According to a source, the Yankees will offer Ben Sheets a multiyear deal – most likely for two years in the $26 million range – before the winter meetings conclude on Thursday
Sheets and Burnett. Tell me with certainty that this won’t be another Wright and Pavano and I’ll exhale. It’s the extra year for Burnett that concerns me. I do like the 2 year term on Sheets.
Could the Yanks really land both Sheets and Burnett, lose out on Sabathia, and then decide to go for Lowe? Sheets, Burnett and Lowe. Probably for something in the same total price as Sabathia alone. Though, what if the Yanks land Sheets (or Burnett) before CC makes up his mind? Would that help sway the Big Guy?
What if the Yanks really DID pull their offer to CC and stuck by it? (I don’t think that’s going to happen, but play along for a moment) According to a contact of Bill Maddon from the Daily News, it could be the professional death of Sabathia’s agent:
According to industry sources, it was Genske and not Cashman who asked for the meeting, although the Yankee GM is just as anxious to find out Sabathia’s intentions now that the big lefty has had a couple of weeks to mull the six-year, $140 million offer that would make him the highest-paid pitcher in history. The reason Genske wanted the meeting, said one source, is that the agent is trying to buy more time for another team more to Sabathia’s liking to approach the Yankee bid.
With each passing day, the likelihood of that lessens considerably. “(Genske) has to be concerned about them pulling the offer and moving on to the other (free agent) pitchers,” the source said. “If he blows this deal, he’s dead as an agent. For one thing, who’s going to approach that $140 million if the Yankees are out of it? Sabathia winds up with a deal $20 million less than Barry Zito? Like I said, (Genske’s) dead.”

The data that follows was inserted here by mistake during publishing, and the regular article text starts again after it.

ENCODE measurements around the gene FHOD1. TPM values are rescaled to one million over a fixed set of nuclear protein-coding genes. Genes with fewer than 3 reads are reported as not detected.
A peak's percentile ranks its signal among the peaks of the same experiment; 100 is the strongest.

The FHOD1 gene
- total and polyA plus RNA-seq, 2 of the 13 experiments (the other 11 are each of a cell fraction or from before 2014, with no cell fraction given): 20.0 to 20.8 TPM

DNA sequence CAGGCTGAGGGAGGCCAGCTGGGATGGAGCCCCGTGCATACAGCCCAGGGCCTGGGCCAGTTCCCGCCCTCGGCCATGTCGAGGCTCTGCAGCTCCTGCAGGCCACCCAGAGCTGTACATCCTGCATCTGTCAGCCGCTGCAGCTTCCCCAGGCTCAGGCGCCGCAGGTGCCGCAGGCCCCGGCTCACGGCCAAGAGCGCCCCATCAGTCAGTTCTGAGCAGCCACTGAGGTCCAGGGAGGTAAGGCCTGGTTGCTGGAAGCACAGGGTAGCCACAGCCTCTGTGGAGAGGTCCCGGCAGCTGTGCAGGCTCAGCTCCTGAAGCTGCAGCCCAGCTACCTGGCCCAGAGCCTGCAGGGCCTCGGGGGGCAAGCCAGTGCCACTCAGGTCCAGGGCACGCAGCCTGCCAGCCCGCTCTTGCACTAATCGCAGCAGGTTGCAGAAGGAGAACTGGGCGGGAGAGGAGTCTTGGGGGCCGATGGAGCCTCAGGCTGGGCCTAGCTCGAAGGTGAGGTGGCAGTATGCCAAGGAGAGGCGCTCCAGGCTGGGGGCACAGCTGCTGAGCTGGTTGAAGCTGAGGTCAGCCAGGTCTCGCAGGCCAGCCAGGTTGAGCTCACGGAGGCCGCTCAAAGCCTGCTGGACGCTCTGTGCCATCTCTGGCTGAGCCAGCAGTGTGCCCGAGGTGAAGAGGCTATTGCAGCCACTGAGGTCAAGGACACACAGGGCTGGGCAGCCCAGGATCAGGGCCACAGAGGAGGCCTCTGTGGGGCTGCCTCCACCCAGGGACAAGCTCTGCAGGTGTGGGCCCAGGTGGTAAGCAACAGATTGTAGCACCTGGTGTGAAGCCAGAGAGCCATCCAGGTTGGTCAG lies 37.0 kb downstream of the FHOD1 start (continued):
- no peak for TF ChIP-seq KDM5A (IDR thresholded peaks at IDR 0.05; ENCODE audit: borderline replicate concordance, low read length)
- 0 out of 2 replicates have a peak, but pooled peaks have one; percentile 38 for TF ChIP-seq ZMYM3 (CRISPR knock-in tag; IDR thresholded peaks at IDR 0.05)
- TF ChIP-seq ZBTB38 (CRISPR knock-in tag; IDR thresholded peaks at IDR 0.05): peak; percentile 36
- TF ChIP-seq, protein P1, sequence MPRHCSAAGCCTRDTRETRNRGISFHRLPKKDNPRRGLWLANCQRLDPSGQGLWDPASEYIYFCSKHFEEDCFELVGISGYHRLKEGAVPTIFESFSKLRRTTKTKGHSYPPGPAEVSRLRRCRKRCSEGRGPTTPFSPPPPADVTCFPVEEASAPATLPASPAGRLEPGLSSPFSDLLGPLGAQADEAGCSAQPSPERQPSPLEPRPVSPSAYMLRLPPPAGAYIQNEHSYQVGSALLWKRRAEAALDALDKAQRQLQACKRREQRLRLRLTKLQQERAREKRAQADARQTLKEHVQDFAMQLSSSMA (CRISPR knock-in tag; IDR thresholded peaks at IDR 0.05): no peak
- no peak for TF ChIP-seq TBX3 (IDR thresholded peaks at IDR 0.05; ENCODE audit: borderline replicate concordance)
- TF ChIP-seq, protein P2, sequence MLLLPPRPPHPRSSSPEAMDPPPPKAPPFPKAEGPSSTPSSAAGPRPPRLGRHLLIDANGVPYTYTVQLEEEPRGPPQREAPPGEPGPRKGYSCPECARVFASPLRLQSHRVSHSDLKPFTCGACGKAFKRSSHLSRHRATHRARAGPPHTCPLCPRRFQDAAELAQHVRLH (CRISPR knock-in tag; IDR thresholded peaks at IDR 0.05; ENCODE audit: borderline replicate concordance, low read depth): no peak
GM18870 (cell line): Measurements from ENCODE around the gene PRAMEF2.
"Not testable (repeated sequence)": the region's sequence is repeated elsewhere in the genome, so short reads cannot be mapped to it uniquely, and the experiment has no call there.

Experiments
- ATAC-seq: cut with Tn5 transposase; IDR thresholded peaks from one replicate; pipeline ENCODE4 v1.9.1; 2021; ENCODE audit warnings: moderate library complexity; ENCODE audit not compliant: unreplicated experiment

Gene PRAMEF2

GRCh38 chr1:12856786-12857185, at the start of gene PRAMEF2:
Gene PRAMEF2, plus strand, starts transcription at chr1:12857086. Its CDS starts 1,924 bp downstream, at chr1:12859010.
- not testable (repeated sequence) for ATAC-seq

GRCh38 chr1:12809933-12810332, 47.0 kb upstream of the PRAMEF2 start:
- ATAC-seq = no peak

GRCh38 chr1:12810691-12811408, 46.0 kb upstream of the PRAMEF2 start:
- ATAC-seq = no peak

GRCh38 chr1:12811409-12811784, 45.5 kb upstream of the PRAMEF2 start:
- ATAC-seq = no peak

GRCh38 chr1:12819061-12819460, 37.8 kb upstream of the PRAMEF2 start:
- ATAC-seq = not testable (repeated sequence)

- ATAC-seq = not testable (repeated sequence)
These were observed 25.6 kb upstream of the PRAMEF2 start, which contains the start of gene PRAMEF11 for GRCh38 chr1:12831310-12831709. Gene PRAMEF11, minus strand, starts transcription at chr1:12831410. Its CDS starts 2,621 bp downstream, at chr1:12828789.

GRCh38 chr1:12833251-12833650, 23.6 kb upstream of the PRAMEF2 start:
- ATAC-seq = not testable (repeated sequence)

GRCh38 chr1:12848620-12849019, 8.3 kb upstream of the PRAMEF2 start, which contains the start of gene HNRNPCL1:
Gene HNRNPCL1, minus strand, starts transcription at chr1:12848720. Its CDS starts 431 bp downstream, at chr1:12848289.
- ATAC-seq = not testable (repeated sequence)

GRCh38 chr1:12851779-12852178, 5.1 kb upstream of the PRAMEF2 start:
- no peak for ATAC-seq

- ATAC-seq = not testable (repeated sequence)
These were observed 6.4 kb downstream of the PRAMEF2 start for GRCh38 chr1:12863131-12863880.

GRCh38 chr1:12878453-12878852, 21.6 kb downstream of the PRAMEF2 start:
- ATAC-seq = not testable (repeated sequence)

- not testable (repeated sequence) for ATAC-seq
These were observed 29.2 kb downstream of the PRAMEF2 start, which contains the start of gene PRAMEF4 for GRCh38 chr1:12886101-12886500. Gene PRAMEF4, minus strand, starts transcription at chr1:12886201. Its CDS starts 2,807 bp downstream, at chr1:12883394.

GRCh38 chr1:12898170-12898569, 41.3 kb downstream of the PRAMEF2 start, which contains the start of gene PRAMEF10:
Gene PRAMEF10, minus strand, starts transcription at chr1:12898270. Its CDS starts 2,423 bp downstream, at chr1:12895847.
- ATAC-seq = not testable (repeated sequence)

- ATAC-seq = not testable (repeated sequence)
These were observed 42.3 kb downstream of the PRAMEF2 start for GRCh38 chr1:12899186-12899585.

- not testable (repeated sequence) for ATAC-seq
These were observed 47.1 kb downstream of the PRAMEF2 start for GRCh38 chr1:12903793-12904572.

Also in Maddon’s article, he hints that Cashman might go to a 5th year on Burnett, if need be. This must be spooking Genske. And they like Sheets, too. And they make and spend a lot of money. And the sun rises in the East.
Now that the Atlanta Braves have established the A.J. Burnett market at four years, $15 million per with an easily attainable vesting fifth-year option, it is believed the Yankees now were willing to go a fifth year for the oft-injured righty. Similarly, they were prepared to make a multiyear offer to Ben Sheets, who has a far worse injury history than Burnett.
“There’s nothing more ominous for all the clubs here operating in this economy than the Yankees being desperate for pitching,” said one agent Sunday night. “They don’t seem to care what it costs them to get it.”